Book Review: Emotional Equations By Chip Conley

Book Review: Emotional Equations By Chip Conley

Emotional Equations: Simple Truths for Creating Happiness + Success


“Emotional Equations” contains simple mathematical formulas that illustrate universal truths to help us understand how to generate more (or less) of certain emotional states. (There are 17 equations in total). It is important to keep in mind that these equations are not intended to be a definitive summary or any kind of scientific critique on emotions, but are more like a useful series of personal insights that should be understood in the context of the author’s experience as a business leader.

Conley is a well-regarded U.S. entrepreneur who founded “Joie de Vivre Hospitality” (America’s 2nd largest boutique hotel chain), which he ran for nearly 24 years. During the global recession, he went through a high level of stress and anxiety, which he noticed was having a big impact on him and his team.

Conley recalls that at the time he was reading Viktor Frankl’s landmark book, “Man’s Search for Meaning,” and he turned that into an equation that ultimately became his favourite mantra: Despair = Suffering – Meaning. He realised that suffering is a constant in life (the first Noble Truth of Buddhism), and that meaning was the variable where he needed to focus his attention. This small insight, he believes, is something that saved his life, which is explained in more detail in the book.

Then, one day, during a leadership series that he was facilitating for senior managers in the company, knowing that everybody was suffering from the financial crisis, he decided to discuss his own vulnerability and worries and introduced the “Meaning” equation to the group. The managers seemed to respond well — they started texting and tweeting it to their staff, and next thing he knew, they’d asked him to teach a whole class on emotional equations. This became the catalyst for the book.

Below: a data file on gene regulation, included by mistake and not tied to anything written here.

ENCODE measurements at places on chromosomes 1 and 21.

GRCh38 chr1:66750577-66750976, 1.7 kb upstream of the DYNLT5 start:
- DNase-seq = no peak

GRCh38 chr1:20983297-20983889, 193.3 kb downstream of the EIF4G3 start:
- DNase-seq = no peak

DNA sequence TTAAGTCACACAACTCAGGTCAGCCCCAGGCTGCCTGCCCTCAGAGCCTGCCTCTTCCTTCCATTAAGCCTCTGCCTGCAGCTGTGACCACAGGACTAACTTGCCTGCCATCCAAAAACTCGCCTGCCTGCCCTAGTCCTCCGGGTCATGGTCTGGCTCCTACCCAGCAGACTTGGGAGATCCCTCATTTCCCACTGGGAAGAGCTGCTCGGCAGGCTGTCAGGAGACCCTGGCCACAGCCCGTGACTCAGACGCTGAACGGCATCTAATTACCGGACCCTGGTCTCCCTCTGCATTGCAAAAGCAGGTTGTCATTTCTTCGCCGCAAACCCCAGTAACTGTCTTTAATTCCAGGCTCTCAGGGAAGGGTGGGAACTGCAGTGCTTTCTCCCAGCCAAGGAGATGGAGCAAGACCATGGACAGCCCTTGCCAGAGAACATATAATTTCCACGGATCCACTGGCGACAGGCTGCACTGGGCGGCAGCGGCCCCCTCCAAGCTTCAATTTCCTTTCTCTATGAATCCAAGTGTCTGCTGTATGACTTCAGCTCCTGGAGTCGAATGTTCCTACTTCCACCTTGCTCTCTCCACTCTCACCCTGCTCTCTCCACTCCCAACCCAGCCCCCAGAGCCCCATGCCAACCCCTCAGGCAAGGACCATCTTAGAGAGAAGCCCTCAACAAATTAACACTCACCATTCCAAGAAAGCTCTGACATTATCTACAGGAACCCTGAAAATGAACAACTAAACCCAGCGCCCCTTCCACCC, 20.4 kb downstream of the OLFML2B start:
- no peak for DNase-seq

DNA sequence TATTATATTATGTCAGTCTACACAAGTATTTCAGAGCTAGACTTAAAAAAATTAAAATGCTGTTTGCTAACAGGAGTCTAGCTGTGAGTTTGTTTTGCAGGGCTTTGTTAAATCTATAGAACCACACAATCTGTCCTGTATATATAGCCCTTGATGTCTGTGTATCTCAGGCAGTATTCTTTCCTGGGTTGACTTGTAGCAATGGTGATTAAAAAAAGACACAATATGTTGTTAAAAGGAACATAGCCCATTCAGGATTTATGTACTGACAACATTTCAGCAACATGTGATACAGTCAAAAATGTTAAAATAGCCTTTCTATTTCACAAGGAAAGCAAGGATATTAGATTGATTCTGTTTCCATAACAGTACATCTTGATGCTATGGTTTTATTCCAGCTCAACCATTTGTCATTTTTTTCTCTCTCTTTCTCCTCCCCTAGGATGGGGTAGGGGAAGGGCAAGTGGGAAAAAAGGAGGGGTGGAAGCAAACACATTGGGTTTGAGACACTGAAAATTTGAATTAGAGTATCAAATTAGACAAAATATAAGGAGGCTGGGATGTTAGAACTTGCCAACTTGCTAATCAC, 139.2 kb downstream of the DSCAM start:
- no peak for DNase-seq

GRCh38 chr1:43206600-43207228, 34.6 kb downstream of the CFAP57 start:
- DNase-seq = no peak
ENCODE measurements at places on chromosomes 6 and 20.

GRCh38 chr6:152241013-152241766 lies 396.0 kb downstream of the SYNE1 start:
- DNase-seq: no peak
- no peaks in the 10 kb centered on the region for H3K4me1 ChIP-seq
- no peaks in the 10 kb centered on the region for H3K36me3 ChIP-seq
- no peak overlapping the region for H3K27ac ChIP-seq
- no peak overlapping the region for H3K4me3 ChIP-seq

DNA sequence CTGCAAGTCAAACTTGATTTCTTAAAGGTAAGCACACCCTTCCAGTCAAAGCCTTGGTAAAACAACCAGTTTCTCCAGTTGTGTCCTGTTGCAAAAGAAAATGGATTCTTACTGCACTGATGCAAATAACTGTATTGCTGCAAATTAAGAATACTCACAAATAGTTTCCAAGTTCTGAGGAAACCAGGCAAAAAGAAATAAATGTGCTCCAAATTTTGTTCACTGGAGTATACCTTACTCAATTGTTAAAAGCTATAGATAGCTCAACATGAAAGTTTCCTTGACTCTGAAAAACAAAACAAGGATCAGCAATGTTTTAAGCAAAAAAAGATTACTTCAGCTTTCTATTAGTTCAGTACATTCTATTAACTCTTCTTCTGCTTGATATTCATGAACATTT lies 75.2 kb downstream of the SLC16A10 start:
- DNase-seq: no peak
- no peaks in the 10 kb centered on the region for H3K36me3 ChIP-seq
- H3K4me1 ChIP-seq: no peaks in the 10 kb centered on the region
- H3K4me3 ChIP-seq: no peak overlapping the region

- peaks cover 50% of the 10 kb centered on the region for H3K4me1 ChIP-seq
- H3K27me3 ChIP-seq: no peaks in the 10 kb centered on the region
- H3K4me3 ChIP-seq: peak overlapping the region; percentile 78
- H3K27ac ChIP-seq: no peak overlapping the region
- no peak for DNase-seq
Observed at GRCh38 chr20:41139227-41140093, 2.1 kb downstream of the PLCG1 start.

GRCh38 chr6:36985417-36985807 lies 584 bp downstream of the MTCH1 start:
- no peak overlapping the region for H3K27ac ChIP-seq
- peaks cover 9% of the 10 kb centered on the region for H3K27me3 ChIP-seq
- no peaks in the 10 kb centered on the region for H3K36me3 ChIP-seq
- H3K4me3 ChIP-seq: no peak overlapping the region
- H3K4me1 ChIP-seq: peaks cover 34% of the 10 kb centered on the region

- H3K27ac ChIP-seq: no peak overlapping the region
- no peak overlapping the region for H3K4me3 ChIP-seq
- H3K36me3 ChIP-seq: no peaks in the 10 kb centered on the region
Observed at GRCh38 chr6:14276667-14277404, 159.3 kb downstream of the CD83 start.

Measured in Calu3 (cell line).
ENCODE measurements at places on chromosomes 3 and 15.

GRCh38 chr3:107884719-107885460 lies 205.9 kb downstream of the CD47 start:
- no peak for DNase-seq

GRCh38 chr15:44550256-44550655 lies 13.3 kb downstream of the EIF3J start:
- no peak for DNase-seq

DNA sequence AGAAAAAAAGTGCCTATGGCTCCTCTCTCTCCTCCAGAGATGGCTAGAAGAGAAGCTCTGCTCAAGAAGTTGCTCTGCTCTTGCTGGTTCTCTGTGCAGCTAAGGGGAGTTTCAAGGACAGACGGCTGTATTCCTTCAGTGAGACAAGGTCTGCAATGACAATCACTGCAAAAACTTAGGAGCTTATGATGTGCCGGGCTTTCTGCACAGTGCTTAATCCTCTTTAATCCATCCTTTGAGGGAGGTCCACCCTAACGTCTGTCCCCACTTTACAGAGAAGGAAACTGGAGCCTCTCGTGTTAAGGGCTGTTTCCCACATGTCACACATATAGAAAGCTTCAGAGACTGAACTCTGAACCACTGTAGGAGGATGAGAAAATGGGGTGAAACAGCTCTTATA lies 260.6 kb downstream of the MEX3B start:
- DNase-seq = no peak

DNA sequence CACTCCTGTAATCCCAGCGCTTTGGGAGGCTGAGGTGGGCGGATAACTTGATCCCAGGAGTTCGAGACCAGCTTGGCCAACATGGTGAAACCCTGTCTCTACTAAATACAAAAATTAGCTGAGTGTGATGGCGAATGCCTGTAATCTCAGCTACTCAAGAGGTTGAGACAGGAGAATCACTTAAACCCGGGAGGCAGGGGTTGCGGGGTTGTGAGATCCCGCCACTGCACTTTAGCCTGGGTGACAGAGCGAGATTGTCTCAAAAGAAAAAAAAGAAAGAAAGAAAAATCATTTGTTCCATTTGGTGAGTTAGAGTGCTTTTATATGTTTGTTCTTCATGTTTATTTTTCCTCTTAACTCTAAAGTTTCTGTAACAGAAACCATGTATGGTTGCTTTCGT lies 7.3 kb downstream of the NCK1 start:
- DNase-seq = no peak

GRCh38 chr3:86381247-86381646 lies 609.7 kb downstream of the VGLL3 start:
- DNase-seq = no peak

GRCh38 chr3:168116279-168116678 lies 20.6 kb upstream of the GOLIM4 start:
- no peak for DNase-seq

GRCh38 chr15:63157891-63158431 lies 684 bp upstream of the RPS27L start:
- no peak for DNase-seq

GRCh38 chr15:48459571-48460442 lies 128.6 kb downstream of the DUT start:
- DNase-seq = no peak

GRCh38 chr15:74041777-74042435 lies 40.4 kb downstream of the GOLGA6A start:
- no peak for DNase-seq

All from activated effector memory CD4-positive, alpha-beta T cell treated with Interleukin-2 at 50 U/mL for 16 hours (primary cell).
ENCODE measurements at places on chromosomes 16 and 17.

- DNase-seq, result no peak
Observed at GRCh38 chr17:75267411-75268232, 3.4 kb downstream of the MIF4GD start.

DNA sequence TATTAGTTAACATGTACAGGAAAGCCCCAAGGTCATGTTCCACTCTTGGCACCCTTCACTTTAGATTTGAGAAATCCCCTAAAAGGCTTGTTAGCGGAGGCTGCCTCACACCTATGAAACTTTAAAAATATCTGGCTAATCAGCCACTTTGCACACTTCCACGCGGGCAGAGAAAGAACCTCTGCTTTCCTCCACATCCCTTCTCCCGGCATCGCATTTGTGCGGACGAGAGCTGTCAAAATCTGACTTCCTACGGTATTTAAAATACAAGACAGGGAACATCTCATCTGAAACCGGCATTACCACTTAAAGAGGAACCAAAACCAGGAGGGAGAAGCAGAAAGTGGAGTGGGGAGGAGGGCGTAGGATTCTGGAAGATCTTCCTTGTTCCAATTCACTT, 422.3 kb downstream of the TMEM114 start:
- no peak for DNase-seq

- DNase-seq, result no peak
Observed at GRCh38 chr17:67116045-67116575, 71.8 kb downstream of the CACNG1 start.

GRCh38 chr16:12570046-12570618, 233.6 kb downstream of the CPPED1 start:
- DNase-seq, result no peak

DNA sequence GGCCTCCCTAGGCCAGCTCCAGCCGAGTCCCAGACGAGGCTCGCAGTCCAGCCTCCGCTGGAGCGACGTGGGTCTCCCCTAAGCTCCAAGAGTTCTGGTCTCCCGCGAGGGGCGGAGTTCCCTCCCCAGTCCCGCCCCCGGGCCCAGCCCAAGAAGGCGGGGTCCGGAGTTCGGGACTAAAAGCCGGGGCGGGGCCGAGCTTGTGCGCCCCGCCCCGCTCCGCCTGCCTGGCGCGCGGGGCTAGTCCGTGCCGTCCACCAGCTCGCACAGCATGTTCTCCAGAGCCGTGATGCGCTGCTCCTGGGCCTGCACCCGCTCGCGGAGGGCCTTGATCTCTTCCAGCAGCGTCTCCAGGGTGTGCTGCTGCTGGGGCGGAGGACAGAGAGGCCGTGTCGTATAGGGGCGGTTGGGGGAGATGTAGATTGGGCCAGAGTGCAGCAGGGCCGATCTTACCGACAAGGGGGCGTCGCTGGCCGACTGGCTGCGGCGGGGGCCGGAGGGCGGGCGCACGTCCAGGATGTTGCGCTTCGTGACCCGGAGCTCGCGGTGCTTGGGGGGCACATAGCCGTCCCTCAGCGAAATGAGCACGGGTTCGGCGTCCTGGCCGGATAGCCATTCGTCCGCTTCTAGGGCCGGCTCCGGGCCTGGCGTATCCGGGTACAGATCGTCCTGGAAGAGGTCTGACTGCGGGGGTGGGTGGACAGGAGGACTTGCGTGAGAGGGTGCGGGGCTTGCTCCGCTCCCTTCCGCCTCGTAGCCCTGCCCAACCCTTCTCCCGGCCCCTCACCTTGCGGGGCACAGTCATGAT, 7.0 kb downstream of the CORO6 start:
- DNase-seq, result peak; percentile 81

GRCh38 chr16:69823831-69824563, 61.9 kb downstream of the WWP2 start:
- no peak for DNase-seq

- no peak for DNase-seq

A few of the equations include:

Despair = Suffering - Meaning Despair results when suffering has no meaning. It is impossible to go through life and avoid pain — some degree of suffering is virtually a constant, but it’s best to place your attention on growing your sense of meaning in order to decrease your feeling of despair.

Disappointment = Expectations - Reality In the mid-1990s psychologists conducted an exhaustive American/German survey of the frequency and intensity of people’s emotions. Of thirteen unpleasant emotions (including guilt, loneliness, embarrassment, and sadness) disappointment was, by far, the emotion that scored the highest intensity among those surveyed. Other studies have shown that disappointment can be highest right around midlife, when what we’d hoped to accomplish doesn’t measure up with the reality of what we’ve achieved.

Anxiety = Uncertainty x Powerlessness Why multiply these two factors, as opposed to just adding or subtracting? Because the product of what you don’t know (uncertainty) and what you can’t control (powerlessness) has a more combustible effect. Research has shown — and your own personal experience may bear this out — that the scariest things in life aren’t just the mysteries you face. It’s even scarier when those uncertainties are matched by an ample amount of fear that you aren’t well prepared for or powerful enough to address. In this case, trying to bring either your sense of uncertainty or your powerlessness closer to zero will have a big impact on the amount of anxiety you feel.

Flow = Skill ÷ Challenge Proposed by Hungarian Psychologist Mihály Csíkszentmihályi, flow is the mental state of being fully immersed in an activity — a feeling of energised focus, full involvement, and enjoyment in the process, where time seems to fly. This state is produced when our skill level is being stretched toward its limits by a challenge.


How Can “Emotional Equations” Help Us in Business? “The psychologist Daniel Goldman has shown that emotional intelligence (EQ) makes up two-thirds of the likely success of business executives, compared with intellectual capacity (IQ), which, along with the amount of working experience, makes up only one-third.” — Emotional Equations p14

The most successful business people have strong emotional intelligence and the foundation component of EQ is self-awareness. Emotional Equations helps people to understand their emotional patterns and reactivity such that they can exhibit more healthy and productive emotions in their work.


Read More: View Emotional Equations on Amazon.


EQ Accreditation: Click here to learn more about becoming an Emotional Quotient (EQ) certified professional.

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